Sour Cream

First things first: I’ve sworn off strawberries except as a very occasional indulgence–until, of course, they come into season here and I do whatever it takes to (non-violently) fill my freezer. Certainly if we have trouble waiting for their season to come, there are plenty of other “exotic” California fruits that don’t involve a package that will sit in the landfill forever.

Now, sour cream. When we started reducing the amount of plastic we bring into our home, the steep drop-off in trash was more of a bonus than the outright goal. Our intention was really to learn to live in a new way: to make what we needed ourselves, from scratch, and to learn to go without the things we couldn’t make ourselves or obtain in a plastic free way. Sour cream perfectly embodies both of these things.

While I’ve had sour cream starter in my freezer since New Years, I didn’t start making it until, oh, a few weeks ago. I don’t know why, but we went without it for months. This was not easy for us. We talked about it over our bowls of beans and chile, tried to remember the taste of it, the texture, the tang. Perhaps on some level I didn’t think it would work, that it was going to prove beyond my ability to make it. And I hate failure. But what else could you call a life without sour cream?

Finally I bought the cream, a whole quart of it–which amounts to a small fortune in glass bottled milk. When time came to add the culture I saw I was supposed to use light cream or half and half. Even skim milk. Skim milk! So I made pies and quiches and used up the heavy cream, bought half and half, and finally, finally, around The Man of the Place’s birthday, made the dang sour cream.

And my life is forever changed. I am a new woman. Maybe even a real woman. To think, if a few more weeks had gone by, I might never have discovered the simplest, most delicious home-cultured milk product known to housewife’s across Russia and the Ukraine.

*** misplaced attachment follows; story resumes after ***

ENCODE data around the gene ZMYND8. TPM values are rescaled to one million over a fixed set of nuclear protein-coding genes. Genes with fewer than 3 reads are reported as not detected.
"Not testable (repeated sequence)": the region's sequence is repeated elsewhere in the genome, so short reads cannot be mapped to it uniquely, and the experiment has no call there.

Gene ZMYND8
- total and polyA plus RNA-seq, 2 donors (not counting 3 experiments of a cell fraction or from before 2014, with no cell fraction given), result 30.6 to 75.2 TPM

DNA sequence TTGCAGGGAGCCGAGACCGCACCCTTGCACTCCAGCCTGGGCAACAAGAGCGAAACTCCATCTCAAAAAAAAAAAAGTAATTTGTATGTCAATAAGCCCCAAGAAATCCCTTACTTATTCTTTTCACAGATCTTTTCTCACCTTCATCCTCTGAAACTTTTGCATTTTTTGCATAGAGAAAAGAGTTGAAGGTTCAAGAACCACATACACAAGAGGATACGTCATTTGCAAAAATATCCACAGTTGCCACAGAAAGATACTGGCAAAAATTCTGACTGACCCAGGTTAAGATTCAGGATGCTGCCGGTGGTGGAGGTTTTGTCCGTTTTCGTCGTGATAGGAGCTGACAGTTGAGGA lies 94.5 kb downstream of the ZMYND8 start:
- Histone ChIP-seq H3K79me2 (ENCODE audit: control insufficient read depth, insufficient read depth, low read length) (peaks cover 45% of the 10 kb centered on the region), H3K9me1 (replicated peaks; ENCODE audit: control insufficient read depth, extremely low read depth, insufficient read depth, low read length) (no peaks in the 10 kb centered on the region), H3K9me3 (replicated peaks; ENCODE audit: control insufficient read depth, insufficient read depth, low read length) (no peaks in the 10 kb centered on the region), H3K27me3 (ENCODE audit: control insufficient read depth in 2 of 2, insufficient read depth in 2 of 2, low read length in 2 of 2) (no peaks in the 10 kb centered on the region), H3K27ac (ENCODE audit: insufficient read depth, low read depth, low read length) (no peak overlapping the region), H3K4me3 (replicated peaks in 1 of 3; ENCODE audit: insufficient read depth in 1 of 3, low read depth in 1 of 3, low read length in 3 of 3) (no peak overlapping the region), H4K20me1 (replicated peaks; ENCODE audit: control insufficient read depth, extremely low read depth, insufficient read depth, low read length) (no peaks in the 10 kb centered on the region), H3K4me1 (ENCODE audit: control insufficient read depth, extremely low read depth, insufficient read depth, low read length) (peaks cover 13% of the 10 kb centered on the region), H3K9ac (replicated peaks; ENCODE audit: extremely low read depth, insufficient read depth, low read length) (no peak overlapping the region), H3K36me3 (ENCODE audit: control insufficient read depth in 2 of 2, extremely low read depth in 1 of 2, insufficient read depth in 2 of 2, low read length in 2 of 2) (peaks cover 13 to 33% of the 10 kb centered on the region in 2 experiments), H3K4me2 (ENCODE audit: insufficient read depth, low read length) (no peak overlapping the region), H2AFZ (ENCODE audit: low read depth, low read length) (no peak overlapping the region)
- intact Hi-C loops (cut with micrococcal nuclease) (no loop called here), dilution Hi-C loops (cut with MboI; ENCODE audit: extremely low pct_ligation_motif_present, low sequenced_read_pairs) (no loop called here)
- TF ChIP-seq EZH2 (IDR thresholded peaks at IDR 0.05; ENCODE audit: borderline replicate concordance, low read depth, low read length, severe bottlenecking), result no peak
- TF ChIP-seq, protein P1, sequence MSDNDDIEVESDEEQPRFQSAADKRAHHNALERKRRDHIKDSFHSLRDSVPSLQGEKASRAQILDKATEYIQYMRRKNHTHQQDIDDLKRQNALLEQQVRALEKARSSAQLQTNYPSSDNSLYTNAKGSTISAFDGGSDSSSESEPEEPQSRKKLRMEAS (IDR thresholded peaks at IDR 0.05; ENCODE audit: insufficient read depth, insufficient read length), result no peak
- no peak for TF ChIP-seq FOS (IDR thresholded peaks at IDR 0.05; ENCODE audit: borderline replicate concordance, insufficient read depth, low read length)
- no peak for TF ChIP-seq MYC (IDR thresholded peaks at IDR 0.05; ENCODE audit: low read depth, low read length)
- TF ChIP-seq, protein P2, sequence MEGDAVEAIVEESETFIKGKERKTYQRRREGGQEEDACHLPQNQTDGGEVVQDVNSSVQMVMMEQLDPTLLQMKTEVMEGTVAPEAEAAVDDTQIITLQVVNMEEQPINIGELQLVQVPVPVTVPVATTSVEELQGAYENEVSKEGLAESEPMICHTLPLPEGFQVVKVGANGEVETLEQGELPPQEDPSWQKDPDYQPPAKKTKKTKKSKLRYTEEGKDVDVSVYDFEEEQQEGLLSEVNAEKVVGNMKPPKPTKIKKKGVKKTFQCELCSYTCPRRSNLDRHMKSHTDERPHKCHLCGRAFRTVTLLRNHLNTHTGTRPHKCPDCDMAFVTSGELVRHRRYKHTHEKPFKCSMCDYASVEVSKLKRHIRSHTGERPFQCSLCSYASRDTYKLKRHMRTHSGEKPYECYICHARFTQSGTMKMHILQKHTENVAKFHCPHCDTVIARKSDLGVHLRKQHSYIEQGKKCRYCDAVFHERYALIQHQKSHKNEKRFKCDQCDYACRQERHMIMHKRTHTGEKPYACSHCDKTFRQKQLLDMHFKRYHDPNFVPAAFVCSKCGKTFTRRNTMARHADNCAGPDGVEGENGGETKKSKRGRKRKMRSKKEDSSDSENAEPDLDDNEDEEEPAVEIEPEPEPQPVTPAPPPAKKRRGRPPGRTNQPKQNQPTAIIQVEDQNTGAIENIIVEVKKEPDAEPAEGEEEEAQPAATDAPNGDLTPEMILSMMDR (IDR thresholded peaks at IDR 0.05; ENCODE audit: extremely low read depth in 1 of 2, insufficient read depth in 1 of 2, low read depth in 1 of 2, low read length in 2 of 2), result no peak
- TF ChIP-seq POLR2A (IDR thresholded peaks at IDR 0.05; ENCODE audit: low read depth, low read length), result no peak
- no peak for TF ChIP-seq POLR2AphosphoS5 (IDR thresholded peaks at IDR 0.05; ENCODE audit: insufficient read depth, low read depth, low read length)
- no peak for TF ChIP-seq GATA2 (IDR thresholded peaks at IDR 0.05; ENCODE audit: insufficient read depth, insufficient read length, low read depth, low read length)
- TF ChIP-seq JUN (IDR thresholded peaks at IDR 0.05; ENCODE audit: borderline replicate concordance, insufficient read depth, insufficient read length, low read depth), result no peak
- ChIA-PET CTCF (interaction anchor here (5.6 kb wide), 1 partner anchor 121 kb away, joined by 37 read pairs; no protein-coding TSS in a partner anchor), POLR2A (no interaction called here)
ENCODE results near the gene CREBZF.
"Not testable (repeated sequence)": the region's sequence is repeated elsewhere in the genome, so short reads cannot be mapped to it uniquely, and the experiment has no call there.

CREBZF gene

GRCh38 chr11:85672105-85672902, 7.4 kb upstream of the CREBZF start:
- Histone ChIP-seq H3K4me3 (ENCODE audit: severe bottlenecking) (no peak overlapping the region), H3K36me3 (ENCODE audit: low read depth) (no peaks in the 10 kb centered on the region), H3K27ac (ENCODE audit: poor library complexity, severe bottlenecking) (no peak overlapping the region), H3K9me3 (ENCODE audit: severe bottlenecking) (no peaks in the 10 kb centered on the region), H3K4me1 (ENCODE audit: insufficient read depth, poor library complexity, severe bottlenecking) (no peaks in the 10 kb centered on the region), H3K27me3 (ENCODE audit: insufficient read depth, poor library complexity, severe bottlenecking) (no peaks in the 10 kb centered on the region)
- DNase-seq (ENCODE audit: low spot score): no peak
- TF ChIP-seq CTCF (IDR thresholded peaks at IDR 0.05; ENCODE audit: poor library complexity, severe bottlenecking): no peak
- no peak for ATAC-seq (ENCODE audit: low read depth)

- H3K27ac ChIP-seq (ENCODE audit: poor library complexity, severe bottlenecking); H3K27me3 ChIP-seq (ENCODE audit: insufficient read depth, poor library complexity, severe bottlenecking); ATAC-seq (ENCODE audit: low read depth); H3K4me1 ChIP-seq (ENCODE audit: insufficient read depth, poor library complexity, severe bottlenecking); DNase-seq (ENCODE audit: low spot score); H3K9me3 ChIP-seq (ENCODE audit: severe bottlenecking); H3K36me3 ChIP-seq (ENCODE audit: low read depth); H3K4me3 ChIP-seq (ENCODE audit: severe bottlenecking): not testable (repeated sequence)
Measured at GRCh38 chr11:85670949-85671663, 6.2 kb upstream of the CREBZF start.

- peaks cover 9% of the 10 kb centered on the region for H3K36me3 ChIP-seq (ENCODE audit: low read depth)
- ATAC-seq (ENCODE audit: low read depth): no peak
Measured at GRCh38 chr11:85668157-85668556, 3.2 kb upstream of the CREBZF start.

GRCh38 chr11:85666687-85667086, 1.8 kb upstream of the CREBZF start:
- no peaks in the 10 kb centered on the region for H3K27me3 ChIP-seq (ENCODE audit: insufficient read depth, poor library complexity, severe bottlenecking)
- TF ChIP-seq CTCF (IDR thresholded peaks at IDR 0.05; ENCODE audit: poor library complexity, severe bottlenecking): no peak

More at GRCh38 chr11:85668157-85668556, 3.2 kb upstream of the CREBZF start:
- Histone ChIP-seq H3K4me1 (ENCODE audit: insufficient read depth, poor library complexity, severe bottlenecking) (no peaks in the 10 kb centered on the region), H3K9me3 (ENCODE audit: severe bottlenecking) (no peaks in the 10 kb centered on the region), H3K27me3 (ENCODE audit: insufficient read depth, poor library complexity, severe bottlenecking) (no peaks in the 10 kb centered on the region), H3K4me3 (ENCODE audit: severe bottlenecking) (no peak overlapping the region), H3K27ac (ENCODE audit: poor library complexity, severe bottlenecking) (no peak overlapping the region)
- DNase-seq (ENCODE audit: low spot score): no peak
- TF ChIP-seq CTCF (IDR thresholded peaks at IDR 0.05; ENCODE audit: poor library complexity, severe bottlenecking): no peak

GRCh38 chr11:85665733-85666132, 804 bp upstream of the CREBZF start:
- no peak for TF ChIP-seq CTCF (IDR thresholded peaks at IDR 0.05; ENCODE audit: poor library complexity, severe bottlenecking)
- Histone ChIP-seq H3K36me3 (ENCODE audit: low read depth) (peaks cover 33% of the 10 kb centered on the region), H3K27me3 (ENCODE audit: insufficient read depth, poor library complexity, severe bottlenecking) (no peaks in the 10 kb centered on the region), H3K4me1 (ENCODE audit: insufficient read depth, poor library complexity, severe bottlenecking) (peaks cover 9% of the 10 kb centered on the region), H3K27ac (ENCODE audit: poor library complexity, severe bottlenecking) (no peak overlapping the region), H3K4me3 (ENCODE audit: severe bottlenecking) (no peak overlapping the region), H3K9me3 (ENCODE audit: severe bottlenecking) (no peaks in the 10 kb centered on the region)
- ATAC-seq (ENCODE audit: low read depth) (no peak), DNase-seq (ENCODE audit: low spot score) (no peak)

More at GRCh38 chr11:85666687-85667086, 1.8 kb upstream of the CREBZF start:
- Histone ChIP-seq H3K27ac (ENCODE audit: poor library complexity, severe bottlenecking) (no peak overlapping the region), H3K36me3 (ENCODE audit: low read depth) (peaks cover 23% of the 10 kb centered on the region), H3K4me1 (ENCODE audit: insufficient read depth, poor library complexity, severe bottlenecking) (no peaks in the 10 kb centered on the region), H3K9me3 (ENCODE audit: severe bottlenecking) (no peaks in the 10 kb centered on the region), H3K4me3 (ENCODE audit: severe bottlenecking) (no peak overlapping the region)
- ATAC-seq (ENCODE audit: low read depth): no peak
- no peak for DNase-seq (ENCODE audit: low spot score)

So: Obtain milk product as described above. I started with culture from this company, but have since been using the cream itself to make subsequent batches. It’s alive, like yogurt. I wonder if any commercially available sour creams have a live, active culture. If so, try using a tablespoon or two of those per pint of milky cream. The best part is it’s totally fuss free (unlike yogurt, which has a slightly more tedious but still very simple requirement of heating, cooling, incubating). Warm the milk/cream/whatever to 80 degrees. In case you don’t have a cheese thermometer, this is to where it’s not cold anymore, but well before it gets even luke warm. Mix in your starter. Leave undisturbed at room temperature for 12 hours.

Then eat with a spoon, straight out of the jar.

ps, we’re going to dollop sour cream on our (ahem) rhubarb-apple cobbler this very minute.

5 Replies to “Sour Cream”

  1. Oh, this is fabulous! I have made yogurt for years, but truthfully, I don’t buy sour cream often (I use plain yogurt instead) but it never occurred to me to make it.
    And I am SO SORRY strawberries aren’t in season there. Thank you for the reminder of how lucky we are here. I am starting to fill my freezer with them.

  2. Oh, how wonderful! I see the ingredients listed are basically just bacterial cultures. I wonder whether adding yogurt starter would do the same thing? Or just adding yogurt, period?

    1. If you add yogurt starter you’ll end up with yogurt–very rich yogurt. Sour cream starter has it’s own particular culture that give it a distinct flavor. It might work to add live sour cream, though. Happy experimenting!

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